For outlets like El Universal, the most pressing long-term issue is how to attract and keep readers at a time when so much online content is free (or close to it) and increased competition for advertising dollars continues to drive revenue down.
The short answer: create more engaging content. That might not be Ortiz de Montellano’s job per se, but lately the department has helped develop strategies for search engine optimization (SEO): utilizing key words in article titles, structuring stories to be more easily searchable, and so on.
“When you write an article, many other people are writing about the same thing, so how do you get your story noticed?” he asks. “One of our most important secrets is how we use SEO in unique and creative ways.”
In addition, Ortiz de Montellano is working with some of the world’s most recognizable brands to create value-added offers and promotions for readers who purchase a new El Universal subscription: discounts to restaurants, a year of free access to Netflix or iTunes, for example.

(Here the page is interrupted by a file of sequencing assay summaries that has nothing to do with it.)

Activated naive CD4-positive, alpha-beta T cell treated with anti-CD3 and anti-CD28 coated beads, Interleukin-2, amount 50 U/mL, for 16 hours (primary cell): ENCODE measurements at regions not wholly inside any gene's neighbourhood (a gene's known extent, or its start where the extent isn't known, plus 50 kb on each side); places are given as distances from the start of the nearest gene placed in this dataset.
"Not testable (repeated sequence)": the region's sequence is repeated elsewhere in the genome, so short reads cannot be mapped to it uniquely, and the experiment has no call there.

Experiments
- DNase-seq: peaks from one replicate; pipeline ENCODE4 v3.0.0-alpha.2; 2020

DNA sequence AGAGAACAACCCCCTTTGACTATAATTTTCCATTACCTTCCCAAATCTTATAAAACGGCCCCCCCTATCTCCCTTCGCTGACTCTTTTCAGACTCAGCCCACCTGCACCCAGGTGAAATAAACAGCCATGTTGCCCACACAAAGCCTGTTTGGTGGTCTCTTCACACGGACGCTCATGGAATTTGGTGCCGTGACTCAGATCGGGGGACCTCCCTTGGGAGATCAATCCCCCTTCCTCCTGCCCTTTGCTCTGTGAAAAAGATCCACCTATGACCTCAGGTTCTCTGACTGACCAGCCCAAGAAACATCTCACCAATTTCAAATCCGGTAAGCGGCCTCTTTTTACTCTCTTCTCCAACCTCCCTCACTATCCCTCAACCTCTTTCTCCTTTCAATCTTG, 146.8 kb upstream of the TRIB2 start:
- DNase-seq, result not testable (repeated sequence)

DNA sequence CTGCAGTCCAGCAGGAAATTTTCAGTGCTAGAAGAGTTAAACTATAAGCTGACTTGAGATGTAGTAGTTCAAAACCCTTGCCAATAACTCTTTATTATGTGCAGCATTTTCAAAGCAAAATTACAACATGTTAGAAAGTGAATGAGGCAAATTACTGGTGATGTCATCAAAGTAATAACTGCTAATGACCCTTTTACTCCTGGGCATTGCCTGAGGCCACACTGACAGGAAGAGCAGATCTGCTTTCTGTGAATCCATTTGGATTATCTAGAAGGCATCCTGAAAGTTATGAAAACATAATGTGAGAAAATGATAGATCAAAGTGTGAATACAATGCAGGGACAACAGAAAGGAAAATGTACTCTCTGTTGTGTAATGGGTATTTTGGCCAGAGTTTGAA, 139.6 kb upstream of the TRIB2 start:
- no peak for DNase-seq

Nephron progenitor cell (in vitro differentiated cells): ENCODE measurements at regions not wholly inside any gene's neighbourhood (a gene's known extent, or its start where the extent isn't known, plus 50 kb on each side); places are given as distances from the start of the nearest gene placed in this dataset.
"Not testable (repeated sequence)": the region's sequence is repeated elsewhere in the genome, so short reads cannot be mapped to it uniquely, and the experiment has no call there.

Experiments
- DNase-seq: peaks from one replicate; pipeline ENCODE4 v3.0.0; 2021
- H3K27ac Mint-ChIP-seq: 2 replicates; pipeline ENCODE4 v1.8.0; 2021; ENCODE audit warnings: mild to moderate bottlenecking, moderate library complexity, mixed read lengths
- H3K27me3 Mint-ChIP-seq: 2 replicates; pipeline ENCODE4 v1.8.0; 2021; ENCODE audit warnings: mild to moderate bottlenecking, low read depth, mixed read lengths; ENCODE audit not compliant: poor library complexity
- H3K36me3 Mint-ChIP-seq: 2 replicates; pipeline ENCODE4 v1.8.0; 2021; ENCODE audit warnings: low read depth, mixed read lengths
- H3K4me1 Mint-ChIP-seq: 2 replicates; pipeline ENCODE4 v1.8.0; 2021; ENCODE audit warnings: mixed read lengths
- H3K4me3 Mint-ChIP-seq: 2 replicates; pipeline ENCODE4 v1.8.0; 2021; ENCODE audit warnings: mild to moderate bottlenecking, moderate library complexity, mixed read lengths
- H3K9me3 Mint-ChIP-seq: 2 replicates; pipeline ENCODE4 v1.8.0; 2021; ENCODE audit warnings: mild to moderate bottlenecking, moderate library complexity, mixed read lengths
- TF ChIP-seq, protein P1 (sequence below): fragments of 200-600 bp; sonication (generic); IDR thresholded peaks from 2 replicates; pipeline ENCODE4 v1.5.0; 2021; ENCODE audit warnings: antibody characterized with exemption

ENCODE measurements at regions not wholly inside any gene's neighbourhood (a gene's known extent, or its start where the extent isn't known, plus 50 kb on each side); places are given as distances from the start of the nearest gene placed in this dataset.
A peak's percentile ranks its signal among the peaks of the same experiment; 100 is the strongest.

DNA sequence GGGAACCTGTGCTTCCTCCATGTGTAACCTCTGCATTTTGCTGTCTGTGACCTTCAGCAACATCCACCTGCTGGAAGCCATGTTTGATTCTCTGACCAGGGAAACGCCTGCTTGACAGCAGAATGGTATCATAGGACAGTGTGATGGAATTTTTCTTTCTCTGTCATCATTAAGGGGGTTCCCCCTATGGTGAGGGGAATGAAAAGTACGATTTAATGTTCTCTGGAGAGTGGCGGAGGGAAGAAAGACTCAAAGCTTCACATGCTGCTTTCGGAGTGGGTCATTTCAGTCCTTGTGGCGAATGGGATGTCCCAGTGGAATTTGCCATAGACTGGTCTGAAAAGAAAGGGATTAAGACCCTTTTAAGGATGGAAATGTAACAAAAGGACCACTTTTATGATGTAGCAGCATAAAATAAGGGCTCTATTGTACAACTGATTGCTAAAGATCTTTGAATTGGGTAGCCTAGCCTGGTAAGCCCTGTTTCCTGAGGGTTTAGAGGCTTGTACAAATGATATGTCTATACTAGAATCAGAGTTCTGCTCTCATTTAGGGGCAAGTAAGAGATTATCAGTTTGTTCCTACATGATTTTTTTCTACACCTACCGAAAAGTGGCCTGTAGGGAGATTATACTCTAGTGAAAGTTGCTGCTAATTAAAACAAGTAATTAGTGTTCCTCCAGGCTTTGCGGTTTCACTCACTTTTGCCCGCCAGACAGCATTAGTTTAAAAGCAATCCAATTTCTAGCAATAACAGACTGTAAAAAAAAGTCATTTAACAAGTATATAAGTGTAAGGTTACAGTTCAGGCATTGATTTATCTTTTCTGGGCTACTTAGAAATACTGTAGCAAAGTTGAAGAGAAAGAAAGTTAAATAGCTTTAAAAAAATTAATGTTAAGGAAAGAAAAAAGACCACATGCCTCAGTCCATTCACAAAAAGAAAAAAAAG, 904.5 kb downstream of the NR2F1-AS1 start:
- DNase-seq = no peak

Moving forward, he hopes to use deeper insights about El Universal’s customers—made possible by a brand new customer relationship management system, part of a broader overhaul to the company’s enterprise resource planning platform—to create more targeted promotions.
For example, if a customer has a history of reading articles about Mexican wineries, El Universal might send them a complimentary bottle of wine on their birthday (assuming the customer gave the paper their birthday and address).
“It’s all about improving the user experience by rewarding them for being loyal customers,” Ortiz de Montellano says. “When does a newspaper ever send you a gift for reading their stories? It never happens! This is how you build those customer relationships.”
The results are in
So far, the initiatives Ortiz de Montellano has established are paying dividends. Prior to his arrival in January 2018, El Universal had around 22 million unique monthly visitors. By May 2019, that number had jumped to nearly 40 million—an increase of almost 100 percent.
Not that he’s resting on his laurels. One of his most ambitious goals was to partner with Amazon to create a channel for the company’s digital assistant, Alexa, whereby users in Mexico can access the day’s news with a simple voice command. This project has now come to fruition.